Jasne & Florio, L.L.P. - Limited Liability Partnership
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Can I claim my children on my tax return after a divorce?

Tax season is here once again. Many are relishing the fact that this year they have two extra days before the federal income tax filing deadline arrives. This year it is April 17 instead of April 15.

With that, some divorcees may have questions about their tax filing status (single or married) as well as whether they may claim minor children on their tax returns. After all, federal law allows custodial parents to claim their children as dependents and take advantage of certain tax credits. Some divorce decrees specifically detail who may claim the child (or children). The order may indicate which parent may claim the child for tax purposes, explain that the parties will alternate use of the child tax exemption, or it may direct them to share any refund received as a result of the exemption.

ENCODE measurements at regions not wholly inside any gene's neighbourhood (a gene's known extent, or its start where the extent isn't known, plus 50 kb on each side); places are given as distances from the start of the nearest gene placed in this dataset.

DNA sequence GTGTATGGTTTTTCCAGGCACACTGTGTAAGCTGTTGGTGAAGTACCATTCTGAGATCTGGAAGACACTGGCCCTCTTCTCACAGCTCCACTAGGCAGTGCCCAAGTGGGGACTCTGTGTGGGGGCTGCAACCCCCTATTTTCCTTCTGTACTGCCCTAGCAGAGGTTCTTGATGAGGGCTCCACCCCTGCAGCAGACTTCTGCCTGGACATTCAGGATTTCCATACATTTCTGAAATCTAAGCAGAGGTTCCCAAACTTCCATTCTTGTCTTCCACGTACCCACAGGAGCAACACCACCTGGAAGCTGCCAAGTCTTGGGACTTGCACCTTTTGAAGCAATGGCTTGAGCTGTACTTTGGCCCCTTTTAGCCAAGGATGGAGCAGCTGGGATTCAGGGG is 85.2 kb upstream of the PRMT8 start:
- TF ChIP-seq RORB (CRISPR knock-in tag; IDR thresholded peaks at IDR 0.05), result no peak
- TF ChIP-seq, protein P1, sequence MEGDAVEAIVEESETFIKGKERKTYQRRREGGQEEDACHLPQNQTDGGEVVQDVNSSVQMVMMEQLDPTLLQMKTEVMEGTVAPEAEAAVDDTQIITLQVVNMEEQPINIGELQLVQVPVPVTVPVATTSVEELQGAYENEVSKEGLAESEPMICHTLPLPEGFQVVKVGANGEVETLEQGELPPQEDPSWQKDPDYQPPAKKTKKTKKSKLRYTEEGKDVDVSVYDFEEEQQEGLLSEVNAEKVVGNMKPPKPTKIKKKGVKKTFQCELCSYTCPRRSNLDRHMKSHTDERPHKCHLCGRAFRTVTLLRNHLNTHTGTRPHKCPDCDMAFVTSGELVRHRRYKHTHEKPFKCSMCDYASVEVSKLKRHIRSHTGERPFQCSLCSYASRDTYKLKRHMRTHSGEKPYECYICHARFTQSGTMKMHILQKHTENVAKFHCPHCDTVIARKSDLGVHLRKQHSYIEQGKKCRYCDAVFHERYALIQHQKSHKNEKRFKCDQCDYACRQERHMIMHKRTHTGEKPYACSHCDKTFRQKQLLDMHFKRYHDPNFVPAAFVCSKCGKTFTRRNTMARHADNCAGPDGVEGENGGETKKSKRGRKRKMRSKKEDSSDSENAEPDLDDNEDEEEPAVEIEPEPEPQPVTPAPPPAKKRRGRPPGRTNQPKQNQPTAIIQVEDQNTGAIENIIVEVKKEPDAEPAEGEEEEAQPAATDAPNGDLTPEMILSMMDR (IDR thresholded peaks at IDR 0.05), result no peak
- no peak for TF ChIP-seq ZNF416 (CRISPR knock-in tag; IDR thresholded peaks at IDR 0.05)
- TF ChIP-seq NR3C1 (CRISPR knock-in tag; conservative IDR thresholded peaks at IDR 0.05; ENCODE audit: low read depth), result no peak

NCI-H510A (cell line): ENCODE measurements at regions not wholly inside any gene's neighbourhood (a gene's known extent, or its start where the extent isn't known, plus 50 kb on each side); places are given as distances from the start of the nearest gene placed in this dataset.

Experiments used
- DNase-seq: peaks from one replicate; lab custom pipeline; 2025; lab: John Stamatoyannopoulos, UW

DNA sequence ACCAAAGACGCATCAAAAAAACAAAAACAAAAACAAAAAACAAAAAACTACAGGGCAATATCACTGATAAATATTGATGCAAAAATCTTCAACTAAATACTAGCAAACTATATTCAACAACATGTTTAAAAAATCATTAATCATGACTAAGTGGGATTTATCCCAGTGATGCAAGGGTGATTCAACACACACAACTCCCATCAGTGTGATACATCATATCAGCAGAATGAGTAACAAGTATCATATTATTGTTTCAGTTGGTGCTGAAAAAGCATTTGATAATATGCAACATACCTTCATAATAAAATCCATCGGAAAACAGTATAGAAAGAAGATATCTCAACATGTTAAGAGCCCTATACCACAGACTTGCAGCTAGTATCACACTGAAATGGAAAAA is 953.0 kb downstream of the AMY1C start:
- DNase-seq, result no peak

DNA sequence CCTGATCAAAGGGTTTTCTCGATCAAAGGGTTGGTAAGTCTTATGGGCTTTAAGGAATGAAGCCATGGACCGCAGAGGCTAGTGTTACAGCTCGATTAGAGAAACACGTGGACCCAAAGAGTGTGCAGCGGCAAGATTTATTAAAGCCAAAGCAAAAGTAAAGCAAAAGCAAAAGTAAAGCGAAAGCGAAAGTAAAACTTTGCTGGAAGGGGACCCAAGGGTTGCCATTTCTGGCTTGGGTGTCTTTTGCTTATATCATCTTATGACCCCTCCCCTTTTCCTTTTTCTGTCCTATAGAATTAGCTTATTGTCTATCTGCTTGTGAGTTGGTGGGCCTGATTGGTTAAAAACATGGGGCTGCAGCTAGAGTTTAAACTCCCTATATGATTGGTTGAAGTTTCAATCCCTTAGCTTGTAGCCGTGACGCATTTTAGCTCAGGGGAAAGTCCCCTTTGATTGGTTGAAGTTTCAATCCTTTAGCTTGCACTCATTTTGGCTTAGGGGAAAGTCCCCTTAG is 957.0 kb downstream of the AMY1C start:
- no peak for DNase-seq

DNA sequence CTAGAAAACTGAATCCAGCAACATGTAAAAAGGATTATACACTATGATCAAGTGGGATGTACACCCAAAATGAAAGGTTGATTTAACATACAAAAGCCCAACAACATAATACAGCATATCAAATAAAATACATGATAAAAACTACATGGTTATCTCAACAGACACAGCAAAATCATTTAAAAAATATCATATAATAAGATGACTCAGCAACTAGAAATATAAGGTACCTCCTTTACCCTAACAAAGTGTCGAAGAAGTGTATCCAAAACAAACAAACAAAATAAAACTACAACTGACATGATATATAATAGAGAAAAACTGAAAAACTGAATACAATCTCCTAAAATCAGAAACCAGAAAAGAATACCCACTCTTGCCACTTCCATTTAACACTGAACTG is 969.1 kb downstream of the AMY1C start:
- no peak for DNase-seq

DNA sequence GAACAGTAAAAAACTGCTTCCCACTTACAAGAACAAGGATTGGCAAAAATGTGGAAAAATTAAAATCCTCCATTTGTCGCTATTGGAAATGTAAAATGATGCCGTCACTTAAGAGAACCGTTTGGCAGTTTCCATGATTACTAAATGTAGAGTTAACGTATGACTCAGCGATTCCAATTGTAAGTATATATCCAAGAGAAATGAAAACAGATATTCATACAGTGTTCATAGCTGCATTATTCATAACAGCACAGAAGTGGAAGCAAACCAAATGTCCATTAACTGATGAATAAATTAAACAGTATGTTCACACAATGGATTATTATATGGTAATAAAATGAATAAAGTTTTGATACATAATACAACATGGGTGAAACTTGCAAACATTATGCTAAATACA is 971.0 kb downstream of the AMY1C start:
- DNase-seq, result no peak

If your decree doesn’t say anything about dependents, you may be able to claim your child if you meet the following requirements:

  • You are filing a separate return from your spouse.
  • You have paid more than half of the cost of maintaining your home for the year.
  • You provided more than half of your child’s financial support last year
  • Your child (or children) have lived with you in your home for the majority of the year.
  • Your former spouse has not have lived in your home at all for at least the last six months of the year.
  • Your child cannot file another tax return with another taxpayer.

Bear in mind that a child may also qualify as a dependent if he or she is 18 years or older but was a student, and made less than $2800 in 2017.

It is not uncommon for filing issues to arise if your ex-spouse claimed your children before you could file your return.  This is largely because the IRS generally does not know who has custody or the authority to claim children as dependents as a matter of law, and will likely reject a second return that claims the same dependents. When these issues arise, an attorney can help you deal with the IRS.

The preceding is not intended to be legal advice. If you have further questions about tax issues, contact a lawyer.

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